Neville Kyrke-Smith, National Director of Aid to the Church in Need, issued an appeal for people to join UK Iraqi Christians in an act of solidarity at Parliament on Saturday (26 July) at 12 noon. The event, organised by Eastern-rite Church leaders in London, follows reports that over the past few days more than 1,500 people have fled Mosul city, northern Iraq. Their sudden departure comes after the Islamic state, formerly called the Islamic State of Iraq and the Levant (ISIS),
Pope Francis once again expressed his concern for the plight of Christian communities in the Iraqi town of Mosul and in other parts of the Middle East. Addressing pilgrims after the Angelus in St Peter’s Square, the Pope spoke about the Christians who are now suffering persecution in the lands they have lived since the beginning of Christianity. The Pope said: “Today our brothers are persecuted they are banished from their homes and forced to flee without even being able to take their belongings!”
Two nuns from the Order of Daughters of Mary, Sister Miskintah and Sister Utoor Joseph, as well as three orphans are still missing. The two Sisters were responsible for managing an orphanage in Khazraj, a Christian neighbourhood, in Mosul, northern Iraq. When the city fell to the Islamic State of Iraq and al-Sham (ISIS), Sister Miskintah took the orphans and fled to the relatively safer city of Dohuk,in Iraqi Kurdistan. Whilst sister Utoor remained at the monastery.
The Chaldean Archbishop of Mosul, Amel Shamon Nona, has described the desperate situation in Mosul since it was captured on 9 June by ISIS. He said: "A few days ago the Iraqi air force began bombing in Mosul, and the air raids are increasing each day in intensity. Yesterday the roads that cross the Nineveh Plain were full of convoys of cars with Muslim families fleeing from Mosul to Erbil and Iraqi Kurdistan". The airstrikes continue to empty the city of civilians, while militants continue to control
A graphic account of the Islamist takeover of Mosul and the people's desperate struggle to flee to safety has come from the city's Chaldean bishop. Speaking today (Wednesday 11 June) to Catholic charity Aid to the Church in Need, Archbishop Amel Nona, said he thought Mosul's last remaining Christians had left now a city which until 2003 was home to 35,000 faithful. The Christians are among 500,000 thought to have fled Mosul whose overthrow yesterday is now followed by news today of militant attacks on the Iraqi city of Tikrit 95 miles north of the capital, Baghdad.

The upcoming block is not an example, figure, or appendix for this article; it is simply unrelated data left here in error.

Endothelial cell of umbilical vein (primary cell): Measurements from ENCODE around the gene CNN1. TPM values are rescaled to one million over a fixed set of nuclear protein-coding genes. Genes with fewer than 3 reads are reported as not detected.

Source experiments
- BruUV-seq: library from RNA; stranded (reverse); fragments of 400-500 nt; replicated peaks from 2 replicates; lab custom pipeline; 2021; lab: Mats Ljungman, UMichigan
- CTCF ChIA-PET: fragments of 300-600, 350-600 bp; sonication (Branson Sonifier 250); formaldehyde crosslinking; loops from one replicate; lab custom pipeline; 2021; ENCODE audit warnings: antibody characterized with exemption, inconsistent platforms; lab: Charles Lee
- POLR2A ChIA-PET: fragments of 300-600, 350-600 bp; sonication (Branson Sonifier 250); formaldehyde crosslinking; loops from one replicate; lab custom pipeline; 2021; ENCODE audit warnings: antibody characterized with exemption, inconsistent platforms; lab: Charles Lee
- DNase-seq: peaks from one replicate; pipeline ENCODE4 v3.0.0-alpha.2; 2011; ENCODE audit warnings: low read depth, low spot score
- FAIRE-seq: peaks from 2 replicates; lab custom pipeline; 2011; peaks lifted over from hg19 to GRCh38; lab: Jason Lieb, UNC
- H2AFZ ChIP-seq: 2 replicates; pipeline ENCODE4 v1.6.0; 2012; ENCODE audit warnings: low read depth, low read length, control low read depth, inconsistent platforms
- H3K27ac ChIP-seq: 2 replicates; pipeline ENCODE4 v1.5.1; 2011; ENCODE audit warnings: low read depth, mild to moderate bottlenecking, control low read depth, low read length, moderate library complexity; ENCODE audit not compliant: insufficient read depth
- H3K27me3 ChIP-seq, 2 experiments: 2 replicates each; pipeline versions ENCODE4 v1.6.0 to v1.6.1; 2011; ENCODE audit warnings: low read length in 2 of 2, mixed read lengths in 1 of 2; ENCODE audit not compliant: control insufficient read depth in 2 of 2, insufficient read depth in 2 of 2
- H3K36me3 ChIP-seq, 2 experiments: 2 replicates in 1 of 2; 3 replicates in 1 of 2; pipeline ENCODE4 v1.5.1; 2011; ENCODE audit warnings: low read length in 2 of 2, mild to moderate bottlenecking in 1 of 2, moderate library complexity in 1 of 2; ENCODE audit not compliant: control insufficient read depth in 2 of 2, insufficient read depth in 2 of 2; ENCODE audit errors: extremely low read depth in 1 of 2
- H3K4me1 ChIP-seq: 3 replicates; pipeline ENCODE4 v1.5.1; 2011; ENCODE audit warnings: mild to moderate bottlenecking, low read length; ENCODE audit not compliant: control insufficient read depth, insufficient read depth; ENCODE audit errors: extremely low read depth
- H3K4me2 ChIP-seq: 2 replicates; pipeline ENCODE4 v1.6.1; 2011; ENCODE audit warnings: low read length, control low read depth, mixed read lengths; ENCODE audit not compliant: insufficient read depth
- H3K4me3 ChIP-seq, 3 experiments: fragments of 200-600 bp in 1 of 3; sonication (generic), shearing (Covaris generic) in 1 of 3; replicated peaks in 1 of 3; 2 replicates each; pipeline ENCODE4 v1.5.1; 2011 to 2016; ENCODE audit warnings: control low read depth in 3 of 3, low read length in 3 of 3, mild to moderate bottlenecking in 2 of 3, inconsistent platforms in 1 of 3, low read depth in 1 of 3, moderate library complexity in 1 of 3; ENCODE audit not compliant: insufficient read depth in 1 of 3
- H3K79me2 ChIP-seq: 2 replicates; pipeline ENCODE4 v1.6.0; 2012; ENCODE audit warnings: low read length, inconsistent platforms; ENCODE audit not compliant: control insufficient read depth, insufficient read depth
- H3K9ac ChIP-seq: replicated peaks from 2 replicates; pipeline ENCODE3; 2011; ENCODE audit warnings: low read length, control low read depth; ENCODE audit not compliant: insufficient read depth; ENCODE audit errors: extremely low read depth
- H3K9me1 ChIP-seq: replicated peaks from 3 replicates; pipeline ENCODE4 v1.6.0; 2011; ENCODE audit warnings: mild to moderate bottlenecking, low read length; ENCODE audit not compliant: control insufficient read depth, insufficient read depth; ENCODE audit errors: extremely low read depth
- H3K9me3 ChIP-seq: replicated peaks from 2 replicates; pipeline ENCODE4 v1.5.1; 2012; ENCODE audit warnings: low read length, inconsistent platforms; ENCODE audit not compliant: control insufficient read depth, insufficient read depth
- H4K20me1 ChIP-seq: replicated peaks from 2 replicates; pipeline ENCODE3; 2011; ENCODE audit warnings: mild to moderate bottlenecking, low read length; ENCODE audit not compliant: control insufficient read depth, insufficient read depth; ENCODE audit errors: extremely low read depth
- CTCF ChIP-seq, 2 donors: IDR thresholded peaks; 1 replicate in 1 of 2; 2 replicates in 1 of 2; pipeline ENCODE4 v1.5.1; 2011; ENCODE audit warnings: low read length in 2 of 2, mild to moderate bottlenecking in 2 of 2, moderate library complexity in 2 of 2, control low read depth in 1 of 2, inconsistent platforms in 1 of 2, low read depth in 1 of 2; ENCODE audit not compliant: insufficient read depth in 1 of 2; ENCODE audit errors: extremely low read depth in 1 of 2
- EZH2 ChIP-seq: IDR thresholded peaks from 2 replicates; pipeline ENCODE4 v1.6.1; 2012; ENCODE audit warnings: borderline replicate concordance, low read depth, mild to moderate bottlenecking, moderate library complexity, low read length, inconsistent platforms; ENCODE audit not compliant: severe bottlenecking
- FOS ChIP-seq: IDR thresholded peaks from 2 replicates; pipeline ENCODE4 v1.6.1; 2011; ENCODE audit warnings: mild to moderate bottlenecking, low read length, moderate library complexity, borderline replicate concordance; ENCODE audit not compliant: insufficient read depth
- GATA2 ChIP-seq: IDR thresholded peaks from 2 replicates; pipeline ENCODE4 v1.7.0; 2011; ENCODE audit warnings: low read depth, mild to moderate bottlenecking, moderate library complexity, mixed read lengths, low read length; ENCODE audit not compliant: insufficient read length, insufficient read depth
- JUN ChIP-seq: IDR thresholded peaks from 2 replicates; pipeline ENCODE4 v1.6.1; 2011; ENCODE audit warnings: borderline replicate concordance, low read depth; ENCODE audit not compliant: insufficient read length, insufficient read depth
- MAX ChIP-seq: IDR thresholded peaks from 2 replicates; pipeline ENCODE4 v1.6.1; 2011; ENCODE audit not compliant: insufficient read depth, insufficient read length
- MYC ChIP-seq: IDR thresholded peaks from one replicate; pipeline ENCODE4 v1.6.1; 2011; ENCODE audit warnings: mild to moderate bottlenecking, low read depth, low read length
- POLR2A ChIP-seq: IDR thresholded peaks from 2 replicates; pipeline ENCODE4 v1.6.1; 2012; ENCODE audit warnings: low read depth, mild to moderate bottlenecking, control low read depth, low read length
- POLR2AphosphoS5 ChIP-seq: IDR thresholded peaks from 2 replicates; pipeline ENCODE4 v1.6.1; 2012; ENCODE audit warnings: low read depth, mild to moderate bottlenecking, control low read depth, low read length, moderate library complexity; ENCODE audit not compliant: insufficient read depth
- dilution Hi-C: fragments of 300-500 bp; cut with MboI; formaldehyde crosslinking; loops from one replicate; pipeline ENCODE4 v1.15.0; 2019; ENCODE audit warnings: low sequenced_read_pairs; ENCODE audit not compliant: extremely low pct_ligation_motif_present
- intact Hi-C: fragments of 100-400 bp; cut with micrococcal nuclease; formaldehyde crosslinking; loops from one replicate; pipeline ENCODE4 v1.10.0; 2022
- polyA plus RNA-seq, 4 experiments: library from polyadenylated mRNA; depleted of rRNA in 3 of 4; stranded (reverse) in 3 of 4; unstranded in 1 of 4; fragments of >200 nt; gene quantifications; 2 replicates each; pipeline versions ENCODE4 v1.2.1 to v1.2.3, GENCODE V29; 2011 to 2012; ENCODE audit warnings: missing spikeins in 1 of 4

The Chaldean Catholic Patriarch of Baghdad, Cardinal Emmanuel Delly, has expressed his grief and mourning, but also hope and forgiveness, after a brutal attack on 2 May on three busloads of Christian students travelling to Mosul. The Patriarch writes: “Today our eyes are filled with tears.
A three-year-old Christian child died after a bomb attack on a Christian home in Mosul on Saturday. The attack was made against the house of Ramzy Balbole, a painter with a wife and three children. All the family was injured in the attack. A local spokesman said: "This is yet another event to mourn in this Holy Week in the Christian community of Mosul
More than 1,000 Christians, lead by priests and nuns, walked through the town of Hamdaniya, 40 km (25 miles) east of Mosul, on Sunday in an appeal to the government to protect them. Many of the silent protestors were praying and carrying olive branches. Marches were planned in a dozen other cities.
Two Christian Churches in the northern Iraqi city of Mosul have been bombed. The Syrian Catholic Archbishop of Mosul, Monsignor Basile Georges Casmoussa, confirmed that the attacks had taken place. The Aswat al-Iraq news agency, reported that at least four people have been killed and 40 wounded
An international Pax Christi delegation visited Iraq last week. They went to Kirkuk, Mosul, Erbil and Dohuk from 10 September to 17 September. The situation for the Iraqi people is very uncertain and more violence being expected in the period leading up to the elections in January 2010.